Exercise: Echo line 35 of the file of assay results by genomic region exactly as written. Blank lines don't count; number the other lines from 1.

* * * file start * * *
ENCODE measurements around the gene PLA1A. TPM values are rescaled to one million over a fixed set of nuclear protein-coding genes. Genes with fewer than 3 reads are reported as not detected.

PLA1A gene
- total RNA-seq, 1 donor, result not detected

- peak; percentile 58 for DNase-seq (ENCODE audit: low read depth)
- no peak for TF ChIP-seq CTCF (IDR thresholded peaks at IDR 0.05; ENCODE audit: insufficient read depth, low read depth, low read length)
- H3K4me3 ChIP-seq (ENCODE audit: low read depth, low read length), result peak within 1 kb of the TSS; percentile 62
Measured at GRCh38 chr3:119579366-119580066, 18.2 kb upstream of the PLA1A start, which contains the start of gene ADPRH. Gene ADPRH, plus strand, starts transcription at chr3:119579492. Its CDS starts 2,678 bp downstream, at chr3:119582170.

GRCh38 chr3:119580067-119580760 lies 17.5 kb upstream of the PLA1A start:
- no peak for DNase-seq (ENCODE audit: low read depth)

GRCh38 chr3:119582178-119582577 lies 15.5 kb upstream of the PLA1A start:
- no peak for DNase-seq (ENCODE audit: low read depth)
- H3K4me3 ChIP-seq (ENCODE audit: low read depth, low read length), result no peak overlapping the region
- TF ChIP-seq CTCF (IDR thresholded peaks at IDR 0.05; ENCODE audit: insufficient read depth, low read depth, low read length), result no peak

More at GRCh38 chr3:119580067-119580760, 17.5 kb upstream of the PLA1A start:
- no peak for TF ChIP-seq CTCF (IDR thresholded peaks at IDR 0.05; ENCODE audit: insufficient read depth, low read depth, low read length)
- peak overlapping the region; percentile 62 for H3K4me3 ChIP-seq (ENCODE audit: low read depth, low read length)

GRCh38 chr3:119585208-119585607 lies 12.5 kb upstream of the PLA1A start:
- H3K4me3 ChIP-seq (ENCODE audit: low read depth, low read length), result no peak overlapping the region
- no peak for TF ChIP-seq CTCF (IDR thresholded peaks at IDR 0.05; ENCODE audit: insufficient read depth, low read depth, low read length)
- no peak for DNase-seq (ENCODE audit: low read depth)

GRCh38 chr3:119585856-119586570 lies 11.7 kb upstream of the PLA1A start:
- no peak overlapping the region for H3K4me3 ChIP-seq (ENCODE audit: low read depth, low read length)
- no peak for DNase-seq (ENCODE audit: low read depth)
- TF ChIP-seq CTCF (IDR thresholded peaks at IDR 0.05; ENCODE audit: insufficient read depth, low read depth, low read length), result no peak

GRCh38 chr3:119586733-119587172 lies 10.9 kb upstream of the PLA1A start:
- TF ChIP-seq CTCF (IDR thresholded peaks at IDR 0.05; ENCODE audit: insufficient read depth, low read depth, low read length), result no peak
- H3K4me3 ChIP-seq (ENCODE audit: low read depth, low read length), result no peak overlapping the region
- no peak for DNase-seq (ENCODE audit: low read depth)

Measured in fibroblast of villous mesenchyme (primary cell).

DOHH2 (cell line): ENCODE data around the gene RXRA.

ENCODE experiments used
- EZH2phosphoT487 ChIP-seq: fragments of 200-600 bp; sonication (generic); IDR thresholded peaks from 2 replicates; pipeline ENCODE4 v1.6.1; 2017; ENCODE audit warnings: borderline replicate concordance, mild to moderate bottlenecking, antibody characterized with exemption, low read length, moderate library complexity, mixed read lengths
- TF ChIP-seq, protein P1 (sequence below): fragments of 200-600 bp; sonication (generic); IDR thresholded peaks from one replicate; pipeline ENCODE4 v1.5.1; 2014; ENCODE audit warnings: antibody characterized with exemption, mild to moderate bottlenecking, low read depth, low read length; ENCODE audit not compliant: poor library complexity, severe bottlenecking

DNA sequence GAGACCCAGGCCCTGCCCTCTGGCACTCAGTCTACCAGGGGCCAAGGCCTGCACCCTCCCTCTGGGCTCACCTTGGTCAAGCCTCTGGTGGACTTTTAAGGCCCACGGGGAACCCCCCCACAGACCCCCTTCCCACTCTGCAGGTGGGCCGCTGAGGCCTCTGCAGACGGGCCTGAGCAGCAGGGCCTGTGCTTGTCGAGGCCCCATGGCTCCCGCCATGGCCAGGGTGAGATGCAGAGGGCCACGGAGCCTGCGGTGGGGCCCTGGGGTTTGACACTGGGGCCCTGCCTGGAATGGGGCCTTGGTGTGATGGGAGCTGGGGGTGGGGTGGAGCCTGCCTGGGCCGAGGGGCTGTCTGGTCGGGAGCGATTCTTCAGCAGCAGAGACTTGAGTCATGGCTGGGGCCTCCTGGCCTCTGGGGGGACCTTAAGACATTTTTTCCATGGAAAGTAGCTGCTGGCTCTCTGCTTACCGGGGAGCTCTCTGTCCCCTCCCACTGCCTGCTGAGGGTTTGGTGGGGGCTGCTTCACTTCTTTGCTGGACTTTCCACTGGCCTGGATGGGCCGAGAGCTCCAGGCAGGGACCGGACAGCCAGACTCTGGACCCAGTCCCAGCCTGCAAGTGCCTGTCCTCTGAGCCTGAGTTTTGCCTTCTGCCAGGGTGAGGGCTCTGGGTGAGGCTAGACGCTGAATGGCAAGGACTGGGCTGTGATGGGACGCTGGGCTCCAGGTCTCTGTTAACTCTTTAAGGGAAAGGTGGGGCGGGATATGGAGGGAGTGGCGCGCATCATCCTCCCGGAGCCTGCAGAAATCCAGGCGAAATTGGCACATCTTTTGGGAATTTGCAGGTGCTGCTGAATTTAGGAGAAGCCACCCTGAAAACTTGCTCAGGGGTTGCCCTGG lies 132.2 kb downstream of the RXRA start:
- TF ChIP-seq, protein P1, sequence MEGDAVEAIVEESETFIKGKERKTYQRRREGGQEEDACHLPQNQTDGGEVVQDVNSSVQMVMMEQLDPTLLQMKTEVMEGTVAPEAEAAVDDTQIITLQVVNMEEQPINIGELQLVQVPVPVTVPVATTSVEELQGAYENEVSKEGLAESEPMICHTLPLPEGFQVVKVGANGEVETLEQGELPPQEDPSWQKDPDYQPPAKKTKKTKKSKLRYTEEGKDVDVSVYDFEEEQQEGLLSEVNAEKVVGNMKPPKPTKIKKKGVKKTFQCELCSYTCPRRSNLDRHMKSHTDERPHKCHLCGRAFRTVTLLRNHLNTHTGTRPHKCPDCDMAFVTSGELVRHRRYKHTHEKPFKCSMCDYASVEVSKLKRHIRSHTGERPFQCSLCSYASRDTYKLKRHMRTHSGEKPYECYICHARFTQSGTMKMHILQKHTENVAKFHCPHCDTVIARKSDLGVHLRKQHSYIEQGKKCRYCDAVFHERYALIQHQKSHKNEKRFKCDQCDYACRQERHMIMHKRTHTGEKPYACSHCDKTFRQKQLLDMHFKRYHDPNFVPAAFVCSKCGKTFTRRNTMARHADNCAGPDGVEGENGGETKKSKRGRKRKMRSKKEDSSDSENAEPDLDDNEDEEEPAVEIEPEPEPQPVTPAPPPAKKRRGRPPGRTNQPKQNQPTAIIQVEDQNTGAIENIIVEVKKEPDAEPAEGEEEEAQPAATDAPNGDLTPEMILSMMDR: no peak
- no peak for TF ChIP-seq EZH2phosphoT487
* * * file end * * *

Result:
- TF ChIP-seq, protein P1, sequence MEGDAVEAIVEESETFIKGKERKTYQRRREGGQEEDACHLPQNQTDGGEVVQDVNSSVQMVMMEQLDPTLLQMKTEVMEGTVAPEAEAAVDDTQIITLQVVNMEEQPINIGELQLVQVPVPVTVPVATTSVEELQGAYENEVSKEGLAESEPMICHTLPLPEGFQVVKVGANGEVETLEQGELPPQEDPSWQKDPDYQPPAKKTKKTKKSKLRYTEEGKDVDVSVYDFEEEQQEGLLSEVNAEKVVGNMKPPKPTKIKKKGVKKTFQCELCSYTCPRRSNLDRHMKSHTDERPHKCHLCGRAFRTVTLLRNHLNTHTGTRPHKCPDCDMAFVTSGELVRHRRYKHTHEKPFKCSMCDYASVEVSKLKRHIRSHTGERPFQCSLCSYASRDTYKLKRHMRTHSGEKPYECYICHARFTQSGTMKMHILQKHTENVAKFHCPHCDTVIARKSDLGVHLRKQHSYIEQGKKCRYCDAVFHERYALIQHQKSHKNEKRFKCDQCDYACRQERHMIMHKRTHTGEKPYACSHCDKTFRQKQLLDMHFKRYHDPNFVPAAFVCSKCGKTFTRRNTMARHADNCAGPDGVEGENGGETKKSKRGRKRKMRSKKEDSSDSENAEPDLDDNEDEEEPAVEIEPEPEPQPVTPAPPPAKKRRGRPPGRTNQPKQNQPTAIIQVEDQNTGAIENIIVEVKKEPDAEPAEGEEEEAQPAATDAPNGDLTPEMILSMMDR: no peak